As one of architecture’s most prolific creatives, Frank Gehry has no shortage of work. His latest project is proof that the 91-year-old is still constantly in demand.
Nearing completion in the southern French city of Arles, Gehry’s twisting LUMA tower is a faceted structure with an exterior composed of 11,000 aluminum panels meant to evoke the jagged limestone cliffs in the region. Each one brilliantly reflects the light from countless angles, lending it a dynamic appearance––one critic likened it to a metal tornado. It rises an impressive 183 feet into the air resting on a grand glass atrium at the base spliced with stone.
The utterly contemporary building is set to be the home of LUMA Arles, a local branch of the internationally acclaimed arts organization LUMA. Founded by Swiss art collector and patron Maja Hoffman, the organization is designed to aid independent artists and foster collaboration.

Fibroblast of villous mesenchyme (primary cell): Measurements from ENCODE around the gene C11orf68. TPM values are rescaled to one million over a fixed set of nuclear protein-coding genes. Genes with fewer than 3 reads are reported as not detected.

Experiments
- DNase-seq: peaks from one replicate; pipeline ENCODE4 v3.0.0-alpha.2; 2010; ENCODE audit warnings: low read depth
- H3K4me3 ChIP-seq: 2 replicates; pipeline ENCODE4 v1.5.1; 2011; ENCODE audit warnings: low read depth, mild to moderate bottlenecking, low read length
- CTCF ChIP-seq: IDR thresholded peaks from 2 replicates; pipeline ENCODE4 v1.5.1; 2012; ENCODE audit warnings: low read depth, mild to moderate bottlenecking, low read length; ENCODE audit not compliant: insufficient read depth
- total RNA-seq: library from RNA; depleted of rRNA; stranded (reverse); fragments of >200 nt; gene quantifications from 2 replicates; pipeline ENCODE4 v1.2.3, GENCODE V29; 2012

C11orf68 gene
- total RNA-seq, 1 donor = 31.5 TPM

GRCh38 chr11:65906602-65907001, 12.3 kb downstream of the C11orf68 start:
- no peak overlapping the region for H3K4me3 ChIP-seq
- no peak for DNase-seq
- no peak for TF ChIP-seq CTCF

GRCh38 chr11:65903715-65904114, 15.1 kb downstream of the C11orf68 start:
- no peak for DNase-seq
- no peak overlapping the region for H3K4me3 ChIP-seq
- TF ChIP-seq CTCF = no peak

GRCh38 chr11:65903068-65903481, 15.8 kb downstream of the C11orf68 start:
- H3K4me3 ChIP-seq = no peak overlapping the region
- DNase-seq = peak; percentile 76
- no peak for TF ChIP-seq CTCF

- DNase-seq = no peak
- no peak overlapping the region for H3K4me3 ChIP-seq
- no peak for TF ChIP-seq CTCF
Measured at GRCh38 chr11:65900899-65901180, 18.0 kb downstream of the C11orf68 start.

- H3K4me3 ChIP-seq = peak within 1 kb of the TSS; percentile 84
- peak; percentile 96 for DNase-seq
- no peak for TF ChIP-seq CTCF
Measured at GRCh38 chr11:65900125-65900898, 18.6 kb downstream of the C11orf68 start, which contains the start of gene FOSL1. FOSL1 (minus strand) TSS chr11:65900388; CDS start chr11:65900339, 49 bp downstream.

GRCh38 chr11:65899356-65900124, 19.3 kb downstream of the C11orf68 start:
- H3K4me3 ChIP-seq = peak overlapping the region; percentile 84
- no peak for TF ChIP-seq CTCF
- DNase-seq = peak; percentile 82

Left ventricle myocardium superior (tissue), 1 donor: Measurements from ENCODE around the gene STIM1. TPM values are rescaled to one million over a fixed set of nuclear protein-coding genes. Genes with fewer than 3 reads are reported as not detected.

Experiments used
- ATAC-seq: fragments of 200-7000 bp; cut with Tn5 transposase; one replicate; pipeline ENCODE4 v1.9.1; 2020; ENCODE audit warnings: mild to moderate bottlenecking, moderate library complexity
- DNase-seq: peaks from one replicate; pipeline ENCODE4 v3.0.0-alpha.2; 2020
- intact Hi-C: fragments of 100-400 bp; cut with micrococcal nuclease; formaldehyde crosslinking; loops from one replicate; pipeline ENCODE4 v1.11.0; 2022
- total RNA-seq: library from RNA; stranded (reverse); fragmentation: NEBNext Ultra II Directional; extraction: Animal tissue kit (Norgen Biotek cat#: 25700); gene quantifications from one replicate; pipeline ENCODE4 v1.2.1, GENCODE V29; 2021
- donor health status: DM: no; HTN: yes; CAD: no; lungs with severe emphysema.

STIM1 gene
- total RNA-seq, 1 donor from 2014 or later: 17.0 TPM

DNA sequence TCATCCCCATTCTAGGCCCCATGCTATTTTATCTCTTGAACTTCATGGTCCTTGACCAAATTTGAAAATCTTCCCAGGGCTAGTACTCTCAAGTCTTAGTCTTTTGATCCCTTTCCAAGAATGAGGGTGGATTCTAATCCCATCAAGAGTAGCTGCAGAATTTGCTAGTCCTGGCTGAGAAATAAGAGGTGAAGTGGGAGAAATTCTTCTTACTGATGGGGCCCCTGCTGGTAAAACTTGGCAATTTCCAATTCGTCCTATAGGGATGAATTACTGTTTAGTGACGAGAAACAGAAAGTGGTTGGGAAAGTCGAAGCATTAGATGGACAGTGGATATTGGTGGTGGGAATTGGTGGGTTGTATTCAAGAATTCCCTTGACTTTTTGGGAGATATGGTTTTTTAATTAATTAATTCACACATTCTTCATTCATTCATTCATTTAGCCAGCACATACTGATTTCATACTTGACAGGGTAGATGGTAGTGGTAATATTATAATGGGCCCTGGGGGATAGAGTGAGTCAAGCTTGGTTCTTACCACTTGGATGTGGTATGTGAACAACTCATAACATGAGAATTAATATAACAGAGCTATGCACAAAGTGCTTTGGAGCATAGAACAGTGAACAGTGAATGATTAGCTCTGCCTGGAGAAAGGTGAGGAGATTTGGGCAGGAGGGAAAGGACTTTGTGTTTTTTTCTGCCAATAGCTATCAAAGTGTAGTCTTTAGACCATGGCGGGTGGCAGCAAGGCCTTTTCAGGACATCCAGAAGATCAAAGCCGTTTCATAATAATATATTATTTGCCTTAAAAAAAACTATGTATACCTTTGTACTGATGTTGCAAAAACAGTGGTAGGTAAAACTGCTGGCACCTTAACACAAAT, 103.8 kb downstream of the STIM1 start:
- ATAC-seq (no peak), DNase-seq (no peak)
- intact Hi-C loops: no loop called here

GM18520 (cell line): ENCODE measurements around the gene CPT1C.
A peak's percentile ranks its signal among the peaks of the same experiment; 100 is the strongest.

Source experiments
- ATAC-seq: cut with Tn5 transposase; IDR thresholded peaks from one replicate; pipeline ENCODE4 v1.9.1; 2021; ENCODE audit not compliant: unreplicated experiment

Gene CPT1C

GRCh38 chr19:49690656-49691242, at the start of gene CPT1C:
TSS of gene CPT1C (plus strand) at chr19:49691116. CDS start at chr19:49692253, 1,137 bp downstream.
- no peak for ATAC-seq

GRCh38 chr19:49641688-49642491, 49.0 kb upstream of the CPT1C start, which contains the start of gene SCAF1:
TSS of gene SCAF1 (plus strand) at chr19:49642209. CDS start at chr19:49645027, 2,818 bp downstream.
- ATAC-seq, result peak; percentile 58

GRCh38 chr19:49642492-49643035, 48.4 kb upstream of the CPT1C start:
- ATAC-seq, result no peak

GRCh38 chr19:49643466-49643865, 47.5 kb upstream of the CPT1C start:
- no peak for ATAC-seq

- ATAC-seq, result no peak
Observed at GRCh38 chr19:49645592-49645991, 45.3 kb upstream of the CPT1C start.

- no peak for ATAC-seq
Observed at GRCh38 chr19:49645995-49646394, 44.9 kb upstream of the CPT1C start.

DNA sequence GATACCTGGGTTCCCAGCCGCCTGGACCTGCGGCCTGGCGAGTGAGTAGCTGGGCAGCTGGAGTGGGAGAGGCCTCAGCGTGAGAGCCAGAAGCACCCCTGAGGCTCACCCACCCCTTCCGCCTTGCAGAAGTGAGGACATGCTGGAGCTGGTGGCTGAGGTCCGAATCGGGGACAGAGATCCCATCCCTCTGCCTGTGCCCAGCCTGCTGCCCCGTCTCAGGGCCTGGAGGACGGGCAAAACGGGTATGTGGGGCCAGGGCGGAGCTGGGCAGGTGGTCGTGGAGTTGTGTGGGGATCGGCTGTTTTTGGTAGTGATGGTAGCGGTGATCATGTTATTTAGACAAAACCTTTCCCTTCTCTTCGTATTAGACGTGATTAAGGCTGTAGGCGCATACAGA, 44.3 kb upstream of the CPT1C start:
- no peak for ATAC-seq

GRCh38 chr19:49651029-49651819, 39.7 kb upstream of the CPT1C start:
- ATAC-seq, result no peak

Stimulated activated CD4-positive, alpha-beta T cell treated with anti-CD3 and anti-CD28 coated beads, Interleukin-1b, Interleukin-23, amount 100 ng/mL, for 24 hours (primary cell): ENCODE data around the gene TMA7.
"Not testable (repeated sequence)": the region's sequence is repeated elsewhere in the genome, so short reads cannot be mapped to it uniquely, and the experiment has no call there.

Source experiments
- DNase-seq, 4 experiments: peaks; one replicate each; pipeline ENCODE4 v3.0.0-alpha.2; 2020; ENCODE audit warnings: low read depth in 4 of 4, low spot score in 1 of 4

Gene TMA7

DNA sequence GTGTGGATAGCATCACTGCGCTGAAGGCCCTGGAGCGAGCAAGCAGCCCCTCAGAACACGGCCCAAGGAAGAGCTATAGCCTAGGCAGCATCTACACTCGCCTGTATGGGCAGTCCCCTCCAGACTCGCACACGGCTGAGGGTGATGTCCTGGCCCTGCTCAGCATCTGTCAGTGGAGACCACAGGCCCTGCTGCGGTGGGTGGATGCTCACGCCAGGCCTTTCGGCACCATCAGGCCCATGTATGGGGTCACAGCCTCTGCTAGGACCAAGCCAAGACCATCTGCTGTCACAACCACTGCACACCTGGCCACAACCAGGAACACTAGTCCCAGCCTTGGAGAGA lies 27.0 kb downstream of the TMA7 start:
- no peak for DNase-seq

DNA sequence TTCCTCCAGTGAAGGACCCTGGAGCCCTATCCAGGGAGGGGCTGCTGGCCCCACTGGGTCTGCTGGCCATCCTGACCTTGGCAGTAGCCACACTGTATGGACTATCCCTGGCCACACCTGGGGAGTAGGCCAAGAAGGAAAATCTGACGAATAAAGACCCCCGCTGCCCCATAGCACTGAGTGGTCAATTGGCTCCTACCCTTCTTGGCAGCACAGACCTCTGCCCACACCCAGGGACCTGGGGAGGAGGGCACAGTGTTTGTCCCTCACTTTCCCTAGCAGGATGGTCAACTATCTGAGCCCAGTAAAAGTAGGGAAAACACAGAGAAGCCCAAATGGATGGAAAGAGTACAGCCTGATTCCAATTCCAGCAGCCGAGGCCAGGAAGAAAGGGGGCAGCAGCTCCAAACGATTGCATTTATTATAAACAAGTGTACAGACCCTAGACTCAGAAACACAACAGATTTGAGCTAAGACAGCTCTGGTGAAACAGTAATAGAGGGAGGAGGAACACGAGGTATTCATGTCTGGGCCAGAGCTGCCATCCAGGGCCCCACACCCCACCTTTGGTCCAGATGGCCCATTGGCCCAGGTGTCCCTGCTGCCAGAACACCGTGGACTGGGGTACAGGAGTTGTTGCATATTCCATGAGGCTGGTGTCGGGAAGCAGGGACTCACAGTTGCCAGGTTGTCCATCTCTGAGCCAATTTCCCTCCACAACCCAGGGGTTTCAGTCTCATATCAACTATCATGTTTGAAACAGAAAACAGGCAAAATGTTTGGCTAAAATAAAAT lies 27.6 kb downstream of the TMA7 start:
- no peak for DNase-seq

This French outpost, which started construction in 2014, is of particular importance, who grew up in the area. So far, she’s contributed about $168 million to the project, a meaningful sum on any day but especially for a post-industrial city that has long struggled economically.
Deezen noted that Gehry is an architect of choice for sites in need of rejuvenation, a practice that took hold after his Guggenheim Museum in Bilbao, Spain drove an enormous amount of tourism to the city. This new building sits on what had been a railyard abandoned since 1986.
When interviewed by the Financial Times after receiving the green light to start the project, Hoffman said that Gehry’s design was accepted without competition. Hoffman, who also dabbles in film production, had previously co-produced a documentary on the architect entitled Sketches of Frank Gehry. “I knew I wanted to work with Frank,” she said. “To my mind, his free forms go well with the Mediterranean spirit.”
The new structure is slated to open sometime in the spring.